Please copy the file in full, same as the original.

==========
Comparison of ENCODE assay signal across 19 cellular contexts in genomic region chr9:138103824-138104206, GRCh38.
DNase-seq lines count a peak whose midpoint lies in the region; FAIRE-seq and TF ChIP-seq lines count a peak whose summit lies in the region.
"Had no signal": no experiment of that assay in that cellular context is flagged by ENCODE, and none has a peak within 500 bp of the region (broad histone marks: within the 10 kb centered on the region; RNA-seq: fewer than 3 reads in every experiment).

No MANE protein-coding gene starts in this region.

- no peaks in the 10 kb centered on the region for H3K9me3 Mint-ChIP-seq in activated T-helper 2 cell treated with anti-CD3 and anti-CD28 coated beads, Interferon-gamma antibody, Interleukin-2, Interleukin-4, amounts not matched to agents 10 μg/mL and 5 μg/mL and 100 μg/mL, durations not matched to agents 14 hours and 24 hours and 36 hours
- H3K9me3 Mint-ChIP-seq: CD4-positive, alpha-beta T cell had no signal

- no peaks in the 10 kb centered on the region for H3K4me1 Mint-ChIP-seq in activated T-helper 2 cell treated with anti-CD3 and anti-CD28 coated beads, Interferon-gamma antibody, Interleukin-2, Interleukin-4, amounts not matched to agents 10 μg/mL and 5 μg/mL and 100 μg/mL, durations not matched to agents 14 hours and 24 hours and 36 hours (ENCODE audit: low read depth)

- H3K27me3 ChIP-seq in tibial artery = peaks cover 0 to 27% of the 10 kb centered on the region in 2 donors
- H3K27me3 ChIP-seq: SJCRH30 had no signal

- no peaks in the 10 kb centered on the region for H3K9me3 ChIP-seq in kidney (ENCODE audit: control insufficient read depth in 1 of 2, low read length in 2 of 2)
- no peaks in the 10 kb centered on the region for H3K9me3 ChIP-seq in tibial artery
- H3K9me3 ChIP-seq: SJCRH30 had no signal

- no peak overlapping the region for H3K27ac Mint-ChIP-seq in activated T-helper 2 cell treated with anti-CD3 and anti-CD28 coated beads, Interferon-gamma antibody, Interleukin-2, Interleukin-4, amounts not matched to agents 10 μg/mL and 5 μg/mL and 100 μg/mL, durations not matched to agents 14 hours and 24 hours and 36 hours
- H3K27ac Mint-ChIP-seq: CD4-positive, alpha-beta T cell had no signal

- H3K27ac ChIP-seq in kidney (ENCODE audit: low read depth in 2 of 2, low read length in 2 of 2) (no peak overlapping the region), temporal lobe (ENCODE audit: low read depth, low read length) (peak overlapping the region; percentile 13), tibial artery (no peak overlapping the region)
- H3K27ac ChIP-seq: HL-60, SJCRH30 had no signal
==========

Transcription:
Comparison of ENCODE assay signal across 19 cellular contexts in genomic region chr9:138103824-138104206, GRCh38.
DNase-seq lines count a peak whose midpoint lies in the region; FAIRE-seq and TF ChIP-seq lines count a peak whose summit lies in the region.
"Had no signal": no experiment of that assay in that cellular context is flagged by ENCODE, and none has a peak within 500 bp of the region (broad histone marks: within the 10 kb centered on the region; RNA-seq: fewer than 3 reads in every experiment).

No MANE protein-coding gene starts in this region.

- no peaks in the 10 kb centered on the region for H3K9me3 Mint-ChIP-seq in activated T-helper 2 cell treated with anti-CD3 and anti-CD28 coated beads, Interferon-gamma antibody, Interleukin-2, Interleukin-4, amounts not matched to agents 10 μg/mL and 5 μg/mL and 100 μg/mL, durations not matched to agents 14 hours and 24 hours and 36 hours
- H3K9me3 Mint-ChIP-seq: CD4-positive, alpha-beta T cell had no signal

- no peaks in the 10 kb centered on the region for H3K4me1 Mint-ChIP-seq in activated T-helper 2 cell treated with anti-CD3 and anti-CD28 coated beads, Interferon-gamma antibody, Interleukin-2, Interleukin-4, amounts not matched to agents 10 μg/mL and 5 μg/mL and 100 μg/mL, durations not matched to agents 14 hours and 24 hours and 36 hours (ENCODE audit: low read depth)

- H3K27me3 ChIP-seq in tibial artery = peaks cover 0 to 27% of the 10 kb centered on the region in 2 donors
- H3K27me3 ChIP-seq: SJCRH30 had no signal

- no peaks in the 10 kb centered on the region for H3K9me3 ChIP-seq in kidney (ENCODE audit: control insufficient read depth in 1 of 2, low read length in 2 of 2)
- no peaks in the 10 kb centered on the region for H3K9me3 ChIP-seq in tibial artery
- H3K9me3 ChIP-seq: SJCRH30 had no signal

- no peak overlapping the region for H3K27ac Mint-ChIP-seq in activated T-helper 2 cell treated with anti-CD3 and anti-CD28 coated beads, Interferon-gamma antibody, Interleukin-2, Interleukin-4, amounts not matched to agents 10 μg/mL and 5 μg/mL and 100 μg/mL, durations not matched to agents 14 hours and 24 hours and 36 hours
- H3K27ac Mint-ChIP-seq: CD4-positive, alpha-beta T cell had no signal

- H3K27ac ChIP-seq in kidney (ENCODE audit: low read depth in 2 of 2, low read length in 2 of 2) (no peak overlapping the region), temporal lobe (ENCODE audit: low read depth, low read length) (peak overlapping the region; percentile 13), tibial artery (no peak overlapping the region)
- H3K27ac ChIP-seq: HL-60, SJCRH30 had no signal